Grenadan Foreign Minister Unison Whiteman said yesterday that his government "has no plans" to grant military landing rights to any country at a new airport that President Reagan has said is a threat to U.S. security.

"To us, it is strictly a commercial facility" for tourism, Whiteman said during a meeting with Washington Post reporters and editors. "We have no agreements and no plans to use the airport for military purposes." The airport, with a 9,800-foot runway that is comparable in size to those in other Caribbean nations, is being built with Cuban as well some Western assistance. It is due to open next year.

In a speech two weeks ago, Reagan showed a reconnaissance photograph of the airport, which he said was part of the "Soviet-Cuban militarization of Grenada" and a "rapid buildup unrelated to any conceivable threat" against the small island nation of 110,000.

The Grenada airport has become a focal point for administration criticism of the leftist government that seized power four years ago from the repressive and widely disliked regime that had ruled since independence from Britain in 1974.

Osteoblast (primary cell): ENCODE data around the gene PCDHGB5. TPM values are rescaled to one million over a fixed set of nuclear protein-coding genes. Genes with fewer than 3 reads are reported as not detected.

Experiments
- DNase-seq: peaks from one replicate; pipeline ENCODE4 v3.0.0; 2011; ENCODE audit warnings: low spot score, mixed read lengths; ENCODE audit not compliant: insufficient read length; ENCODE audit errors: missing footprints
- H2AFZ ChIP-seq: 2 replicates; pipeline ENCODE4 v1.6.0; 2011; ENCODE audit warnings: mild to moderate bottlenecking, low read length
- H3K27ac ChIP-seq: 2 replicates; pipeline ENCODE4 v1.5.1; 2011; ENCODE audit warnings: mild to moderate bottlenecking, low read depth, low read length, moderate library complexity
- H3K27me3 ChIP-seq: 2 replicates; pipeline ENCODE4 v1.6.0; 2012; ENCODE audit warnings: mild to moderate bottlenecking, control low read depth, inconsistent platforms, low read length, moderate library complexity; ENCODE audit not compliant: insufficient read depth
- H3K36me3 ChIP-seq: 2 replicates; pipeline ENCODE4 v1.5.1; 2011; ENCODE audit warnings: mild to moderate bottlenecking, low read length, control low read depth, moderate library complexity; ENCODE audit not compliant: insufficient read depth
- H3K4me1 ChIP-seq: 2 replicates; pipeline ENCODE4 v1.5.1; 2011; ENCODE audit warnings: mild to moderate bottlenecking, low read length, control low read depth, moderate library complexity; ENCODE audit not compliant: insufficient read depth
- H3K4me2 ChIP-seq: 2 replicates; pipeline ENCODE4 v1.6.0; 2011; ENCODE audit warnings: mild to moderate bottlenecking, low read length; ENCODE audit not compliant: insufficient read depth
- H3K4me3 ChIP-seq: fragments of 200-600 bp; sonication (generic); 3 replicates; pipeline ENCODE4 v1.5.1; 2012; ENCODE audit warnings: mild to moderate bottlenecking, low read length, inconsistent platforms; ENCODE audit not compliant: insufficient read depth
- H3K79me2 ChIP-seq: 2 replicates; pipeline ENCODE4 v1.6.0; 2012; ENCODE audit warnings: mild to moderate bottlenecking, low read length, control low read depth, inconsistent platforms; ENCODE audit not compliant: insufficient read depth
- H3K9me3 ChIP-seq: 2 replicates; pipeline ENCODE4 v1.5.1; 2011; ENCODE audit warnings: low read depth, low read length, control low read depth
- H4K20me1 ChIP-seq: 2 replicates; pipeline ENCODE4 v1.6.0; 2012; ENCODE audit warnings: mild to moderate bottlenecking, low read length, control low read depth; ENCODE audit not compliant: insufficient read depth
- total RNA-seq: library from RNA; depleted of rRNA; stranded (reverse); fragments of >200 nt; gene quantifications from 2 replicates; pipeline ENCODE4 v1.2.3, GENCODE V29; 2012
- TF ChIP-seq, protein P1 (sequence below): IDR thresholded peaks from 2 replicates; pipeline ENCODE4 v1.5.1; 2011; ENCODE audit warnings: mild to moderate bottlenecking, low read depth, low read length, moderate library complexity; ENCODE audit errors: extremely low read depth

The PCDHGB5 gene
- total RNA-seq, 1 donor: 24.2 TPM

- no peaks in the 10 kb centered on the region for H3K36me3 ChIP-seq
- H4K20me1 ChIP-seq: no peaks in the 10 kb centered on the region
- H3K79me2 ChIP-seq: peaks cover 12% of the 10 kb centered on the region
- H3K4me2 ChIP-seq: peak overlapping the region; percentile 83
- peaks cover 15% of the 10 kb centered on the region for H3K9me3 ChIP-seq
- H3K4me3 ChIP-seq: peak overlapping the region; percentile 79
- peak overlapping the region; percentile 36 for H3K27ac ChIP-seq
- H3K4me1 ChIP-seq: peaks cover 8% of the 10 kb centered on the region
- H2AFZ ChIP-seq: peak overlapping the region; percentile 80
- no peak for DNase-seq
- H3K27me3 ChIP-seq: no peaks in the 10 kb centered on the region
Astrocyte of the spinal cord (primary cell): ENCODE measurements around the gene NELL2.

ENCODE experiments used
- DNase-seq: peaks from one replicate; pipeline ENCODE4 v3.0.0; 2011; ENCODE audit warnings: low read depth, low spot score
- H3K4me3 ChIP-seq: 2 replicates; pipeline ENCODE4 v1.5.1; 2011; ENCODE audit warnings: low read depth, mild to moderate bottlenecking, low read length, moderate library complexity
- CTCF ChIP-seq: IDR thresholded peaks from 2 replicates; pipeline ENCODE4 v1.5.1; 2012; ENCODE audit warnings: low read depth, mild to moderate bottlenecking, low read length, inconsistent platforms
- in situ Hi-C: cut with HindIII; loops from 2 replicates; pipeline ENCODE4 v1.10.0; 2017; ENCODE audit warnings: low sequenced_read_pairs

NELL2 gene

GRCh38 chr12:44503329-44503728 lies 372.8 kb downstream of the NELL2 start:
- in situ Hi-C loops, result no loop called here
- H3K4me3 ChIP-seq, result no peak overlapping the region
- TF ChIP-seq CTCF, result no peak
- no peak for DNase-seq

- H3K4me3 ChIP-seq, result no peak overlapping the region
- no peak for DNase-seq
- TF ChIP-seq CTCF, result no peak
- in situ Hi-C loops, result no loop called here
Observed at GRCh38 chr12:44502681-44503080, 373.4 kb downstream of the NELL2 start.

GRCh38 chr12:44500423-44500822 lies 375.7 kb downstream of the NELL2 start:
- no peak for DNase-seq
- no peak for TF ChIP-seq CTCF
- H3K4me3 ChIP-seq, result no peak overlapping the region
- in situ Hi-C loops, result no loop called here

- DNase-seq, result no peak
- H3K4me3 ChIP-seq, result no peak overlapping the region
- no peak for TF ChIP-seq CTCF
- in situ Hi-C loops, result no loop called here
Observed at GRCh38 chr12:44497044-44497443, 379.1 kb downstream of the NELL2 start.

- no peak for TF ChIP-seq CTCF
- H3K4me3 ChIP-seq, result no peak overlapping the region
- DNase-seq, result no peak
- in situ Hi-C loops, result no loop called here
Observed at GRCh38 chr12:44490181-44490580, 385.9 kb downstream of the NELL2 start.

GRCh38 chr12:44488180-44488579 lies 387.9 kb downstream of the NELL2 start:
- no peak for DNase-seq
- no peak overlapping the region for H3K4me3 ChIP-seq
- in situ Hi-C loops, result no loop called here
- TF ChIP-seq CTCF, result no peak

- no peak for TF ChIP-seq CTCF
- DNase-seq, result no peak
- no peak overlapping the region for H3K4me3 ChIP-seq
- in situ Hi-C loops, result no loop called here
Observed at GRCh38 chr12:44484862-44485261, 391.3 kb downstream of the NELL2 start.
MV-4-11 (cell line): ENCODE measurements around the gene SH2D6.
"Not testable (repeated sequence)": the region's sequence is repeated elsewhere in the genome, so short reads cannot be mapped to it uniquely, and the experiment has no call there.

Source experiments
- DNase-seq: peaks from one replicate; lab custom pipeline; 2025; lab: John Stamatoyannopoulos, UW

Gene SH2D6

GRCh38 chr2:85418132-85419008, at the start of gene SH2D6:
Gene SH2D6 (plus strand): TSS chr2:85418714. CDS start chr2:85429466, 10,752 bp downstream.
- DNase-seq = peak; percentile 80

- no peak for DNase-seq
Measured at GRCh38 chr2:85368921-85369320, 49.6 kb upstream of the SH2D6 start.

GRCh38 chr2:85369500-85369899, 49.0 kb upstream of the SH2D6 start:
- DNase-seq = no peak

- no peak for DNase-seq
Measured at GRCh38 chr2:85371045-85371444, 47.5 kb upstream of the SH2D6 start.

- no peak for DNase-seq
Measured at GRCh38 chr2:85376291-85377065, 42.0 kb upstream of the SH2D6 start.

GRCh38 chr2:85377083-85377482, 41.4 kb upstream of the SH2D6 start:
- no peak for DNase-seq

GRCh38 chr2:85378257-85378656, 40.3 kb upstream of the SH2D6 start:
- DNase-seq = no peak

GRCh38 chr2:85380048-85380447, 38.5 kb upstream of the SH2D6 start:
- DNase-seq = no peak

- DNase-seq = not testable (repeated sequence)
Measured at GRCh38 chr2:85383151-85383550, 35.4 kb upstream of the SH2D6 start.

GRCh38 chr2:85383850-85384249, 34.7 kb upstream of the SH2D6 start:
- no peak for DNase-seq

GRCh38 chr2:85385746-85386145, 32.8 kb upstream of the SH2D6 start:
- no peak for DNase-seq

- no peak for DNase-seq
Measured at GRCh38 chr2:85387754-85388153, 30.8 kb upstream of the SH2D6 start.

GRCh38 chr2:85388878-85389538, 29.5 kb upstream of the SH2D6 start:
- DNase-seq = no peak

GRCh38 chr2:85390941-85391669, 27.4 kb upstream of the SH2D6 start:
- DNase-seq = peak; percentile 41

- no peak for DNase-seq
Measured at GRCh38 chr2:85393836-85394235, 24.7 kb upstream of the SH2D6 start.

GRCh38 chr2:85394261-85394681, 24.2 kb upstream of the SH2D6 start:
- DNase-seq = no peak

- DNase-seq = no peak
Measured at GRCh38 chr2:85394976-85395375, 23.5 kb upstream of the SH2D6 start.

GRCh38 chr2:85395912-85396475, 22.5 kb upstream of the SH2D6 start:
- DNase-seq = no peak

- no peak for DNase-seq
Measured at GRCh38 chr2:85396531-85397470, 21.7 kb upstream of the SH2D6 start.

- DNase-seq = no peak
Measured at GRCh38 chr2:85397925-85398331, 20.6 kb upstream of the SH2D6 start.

Denouncing Grenada's close relations with Cuba and the Soviet Union, the administration contends that they could use the island for military purposes that could disrupt Caribbean sea lanes or provide a landing spot for Cuban troops en route to Africa.

In addition to attempting to block Western European aid to Grenada and to exclude it from regional U.S. assistance programs, the administration has refused for the past two years to accept the credentials of a Grenadan ambassador here or to respond to diplomatic notes from Prime Minister Maurice Bishop's government.

Whiteman, who is in Washington for two days to meet with private groups and members of Congress, repeated charges by his government that it has information that the United States is backing a group of "mercenary forces" they expect to invade the island in a matter of "days or weeks." He declined to specify where the training was taking place or who was involved.